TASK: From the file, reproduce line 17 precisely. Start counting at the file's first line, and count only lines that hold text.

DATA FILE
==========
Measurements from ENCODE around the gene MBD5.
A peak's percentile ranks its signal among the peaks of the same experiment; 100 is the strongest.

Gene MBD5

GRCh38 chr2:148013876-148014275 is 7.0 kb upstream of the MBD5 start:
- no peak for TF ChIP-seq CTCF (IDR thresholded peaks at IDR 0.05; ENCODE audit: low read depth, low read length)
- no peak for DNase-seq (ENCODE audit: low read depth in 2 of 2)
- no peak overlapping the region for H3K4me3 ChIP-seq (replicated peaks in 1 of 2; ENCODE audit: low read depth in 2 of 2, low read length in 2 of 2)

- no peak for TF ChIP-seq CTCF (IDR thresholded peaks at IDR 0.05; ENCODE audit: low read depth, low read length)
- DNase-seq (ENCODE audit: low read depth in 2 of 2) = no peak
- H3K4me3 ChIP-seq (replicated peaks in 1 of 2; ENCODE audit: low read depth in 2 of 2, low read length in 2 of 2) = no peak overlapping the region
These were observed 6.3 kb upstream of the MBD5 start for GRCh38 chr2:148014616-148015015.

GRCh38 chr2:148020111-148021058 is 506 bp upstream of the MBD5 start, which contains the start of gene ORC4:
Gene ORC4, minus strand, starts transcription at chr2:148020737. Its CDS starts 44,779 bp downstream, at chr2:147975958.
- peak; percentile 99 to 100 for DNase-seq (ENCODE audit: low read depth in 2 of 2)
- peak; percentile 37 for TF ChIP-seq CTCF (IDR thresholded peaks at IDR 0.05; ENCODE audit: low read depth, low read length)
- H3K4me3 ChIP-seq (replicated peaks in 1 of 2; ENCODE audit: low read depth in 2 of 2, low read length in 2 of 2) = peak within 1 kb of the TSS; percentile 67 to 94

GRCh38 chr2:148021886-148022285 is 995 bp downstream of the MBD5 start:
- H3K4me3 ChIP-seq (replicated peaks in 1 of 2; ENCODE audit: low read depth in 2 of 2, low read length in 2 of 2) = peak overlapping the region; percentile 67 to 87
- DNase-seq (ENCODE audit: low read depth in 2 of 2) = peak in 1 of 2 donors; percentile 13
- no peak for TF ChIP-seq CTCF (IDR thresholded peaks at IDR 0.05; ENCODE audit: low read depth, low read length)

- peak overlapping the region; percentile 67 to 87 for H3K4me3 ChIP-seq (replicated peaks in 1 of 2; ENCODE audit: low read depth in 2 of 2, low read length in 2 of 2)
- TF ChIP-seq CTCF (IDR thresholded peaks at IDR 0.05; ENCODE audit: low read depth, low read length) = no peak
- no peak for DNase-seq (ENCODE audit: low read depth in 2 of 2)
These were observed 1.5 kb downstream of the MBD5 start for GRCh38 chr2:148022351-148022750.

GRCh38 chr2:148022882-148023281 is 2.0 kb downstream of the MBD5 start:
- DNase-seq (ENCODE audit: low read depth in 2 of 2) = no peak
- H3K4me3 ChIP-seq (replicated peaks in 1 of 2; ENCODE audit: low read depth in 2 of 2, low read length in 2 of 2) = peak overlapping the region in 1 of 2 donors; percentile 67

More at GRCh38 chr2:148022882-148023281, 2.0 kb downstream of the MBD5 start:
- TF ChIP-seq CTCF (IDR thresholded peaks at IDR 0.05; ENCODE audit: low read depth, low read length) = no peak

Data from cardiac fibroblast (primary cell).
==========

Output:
GRCh38 chr2:148021886-148022285 is 995 bp downstream of the MBD5 start: